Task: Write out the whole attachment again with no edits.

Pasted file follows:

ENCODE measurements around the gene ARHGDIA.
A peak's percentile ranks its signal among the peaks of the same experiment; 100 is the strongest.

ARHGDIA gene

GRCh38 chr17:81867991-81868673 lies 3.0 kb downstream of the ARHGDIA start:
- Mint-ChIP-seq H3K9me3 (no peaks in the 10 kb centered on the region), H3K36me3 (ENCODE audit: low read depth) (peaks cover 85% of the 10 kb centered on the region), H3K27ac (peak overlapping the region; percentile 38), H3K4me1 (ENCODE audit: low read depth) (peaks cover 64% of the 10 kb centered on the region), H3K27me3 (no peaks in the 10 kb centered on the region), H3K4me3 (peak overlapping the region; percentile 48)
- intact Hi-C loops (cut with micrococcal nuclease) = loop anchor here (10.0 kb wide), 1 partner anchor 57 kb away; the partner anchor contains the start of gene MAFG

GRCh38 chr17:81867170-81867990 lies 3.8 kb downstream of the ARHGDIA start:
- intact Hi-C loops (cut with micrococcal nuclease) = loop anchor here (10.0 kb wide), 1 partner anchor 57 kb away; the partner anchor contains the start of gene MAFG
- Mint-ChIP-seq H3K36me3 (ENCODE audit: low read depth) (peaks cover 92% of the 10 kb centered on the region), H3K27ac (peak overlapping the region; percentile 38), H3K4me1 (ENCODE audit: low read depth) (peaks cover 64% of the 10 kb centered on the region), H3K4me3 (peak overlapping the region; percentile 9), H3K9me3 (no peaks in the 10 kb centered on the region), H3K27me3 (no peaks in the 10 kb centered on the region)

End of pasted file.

ENCODE measurements around the gene ARHGDIA.
A peak's percentile ranks its signal among the peaks of the same experiment; 100 is the strongest.

ARHGDIA gene

GRCh38 chr17:81867991-81868673 lies 3.0 kb downstream of the ARHGDIA start:
- Mint-ChIP-seq H3K9me3 (no peaks in the 10 kb centered on the region), H3K36me3 (ENCODE audit: low read depth) (peaks cover 85% of the 10 kb centered on the region), H3K27ac (peak overlapping the region; percentile 38), H3K4me1 (ENCODE audit: low read depth) (peaks cover 64% of the 10 kb centered on the region), H3K27me3 (no peaks in the 10 kb centered on the region), H3K4me3 (peak overlapping the region; percentile 48)
- intact Hi-C loops (cut with micrococcal nuclease) = loop anchor here (10.0 kb wide), 1 partner anchor 57 kb away; the partner anchor contains the start of gene MAFG

GRCh38 chr17:81867170-81867990 lies 3.8 kb downstream of the ARHGDIA start:
- intact Hi-C loops (cut with micrococcal nuclease) = loop anchor here (10.0 kb wide), 1 partner anchor 57 kb away; the partner anchor contains the start of gene MAFG
- Mint-ChIP-seq H3K36me3 (ENCODE audit: low read depth) (peaks cover 92% of the 10 kb centered on the region), H3K27ac (peak overlapping the region; percentile 38), H3K4me1 (ENCODE audit: low read depth) (peaks cover 64% of the 10 kb centered on the region), H3K4me3 (peak overlapping the region; percentile 9), H3K9me3 (no peaks in the 10 kb centered on the region), H3K27me3 (no peaks in the 10 kb centered on the region)